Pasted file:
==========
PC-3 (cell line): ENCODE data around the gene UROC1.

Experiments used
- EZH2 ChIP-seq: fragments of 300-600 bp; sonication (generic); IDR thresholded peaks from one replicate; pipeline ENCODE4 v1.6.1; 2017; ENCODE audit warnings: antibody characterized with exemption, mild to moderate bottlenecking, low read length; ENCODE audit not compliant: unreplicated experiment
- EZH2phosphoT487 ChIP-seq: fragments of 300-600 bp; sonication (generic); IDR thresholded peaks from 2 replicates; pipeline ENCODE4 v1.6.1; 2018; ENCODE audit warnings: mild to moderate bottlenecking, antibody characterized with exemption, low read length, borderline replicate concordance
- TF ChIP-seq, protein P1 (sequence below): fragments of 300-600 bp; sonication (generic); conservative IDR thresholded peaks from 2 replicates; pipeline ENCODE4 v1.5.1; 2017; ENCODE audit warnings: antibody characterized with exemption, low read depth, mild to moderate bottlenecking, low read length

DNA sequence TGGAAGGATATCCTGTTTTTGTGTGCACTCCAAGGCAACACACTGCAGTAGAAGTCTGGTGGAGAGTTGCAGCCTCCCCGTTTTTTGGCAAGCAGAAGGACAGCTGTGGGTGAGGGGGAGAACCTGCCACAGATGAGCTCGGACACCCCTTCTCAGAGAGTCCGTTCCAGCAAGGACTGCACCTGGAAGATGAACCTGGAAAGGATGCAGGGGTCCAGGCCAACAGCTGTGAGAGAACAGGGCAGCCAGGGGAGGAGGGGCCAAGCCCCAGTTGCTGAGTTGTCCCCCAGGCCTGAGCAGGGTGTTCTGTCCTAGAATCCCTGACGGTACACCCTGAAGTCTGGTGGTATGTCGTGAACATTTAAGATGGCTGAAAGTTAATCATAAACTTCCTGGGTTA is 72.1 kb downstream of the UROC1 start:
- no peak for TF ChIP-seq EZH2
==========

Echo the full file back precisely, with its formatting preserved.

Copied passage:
PC-3 (cell line): ENCODE data around the gene UROC1.

Experiments used
- EZH2 ChIP-seq: fragments of 300-600 bp; sonication (generic); IDR thresholded peaks from one replicate; pipeline ENCODE4 v1.6.1; 2017; ENCODE audit warnings: antibody characterized with exemption, mild to moderate bottlenecking, low read length; ENCODE audit not compliant: unreplicated experiment
- EZH2phosphoT487 ChIP-seq: fragments of 300-600 bp; sonication (generic); IDR thresholded peaks from 2 replicates; pipeline ENCODE4 v1.6.1; 2018; ENCODE audit warnings: mild to moderate bottlenecking, antibody characterized with exemption, low read length, borderline replicate concordance
- TF ChIP-seq, protein P1 (sequence below): fragments of 300-600 bp; sonication (generic); conservative IDR thresholded peaks from 2 replicates; pipeline ENCODE4 v1.5.1; 2017; ENCODE audit warnings: antibody characterized with exemption, low read depth, mild to moderate bottlenecking, low read length

DNA sequence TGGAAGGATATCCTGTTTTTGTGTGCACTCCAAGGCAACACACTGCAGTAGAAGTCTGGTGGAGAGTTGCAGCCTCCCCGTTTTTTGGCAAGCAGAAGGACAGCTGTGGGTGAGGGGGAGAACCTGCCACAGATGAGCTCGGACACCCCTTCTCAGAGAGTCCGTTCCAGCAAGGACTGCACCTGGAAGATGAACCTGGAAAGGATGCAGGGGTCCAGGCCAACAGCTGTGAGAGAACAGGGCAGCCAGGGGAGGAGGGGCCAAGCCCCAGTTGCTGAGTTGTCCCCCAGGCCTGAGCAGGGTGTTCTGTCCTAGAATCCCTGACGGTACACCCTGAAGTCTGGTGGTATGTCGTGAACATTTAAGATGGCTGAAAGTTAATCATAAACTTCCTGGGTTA is 72.1 kb downstream of the UROC1 start:
- no peak for TF ChIP-seq EZH2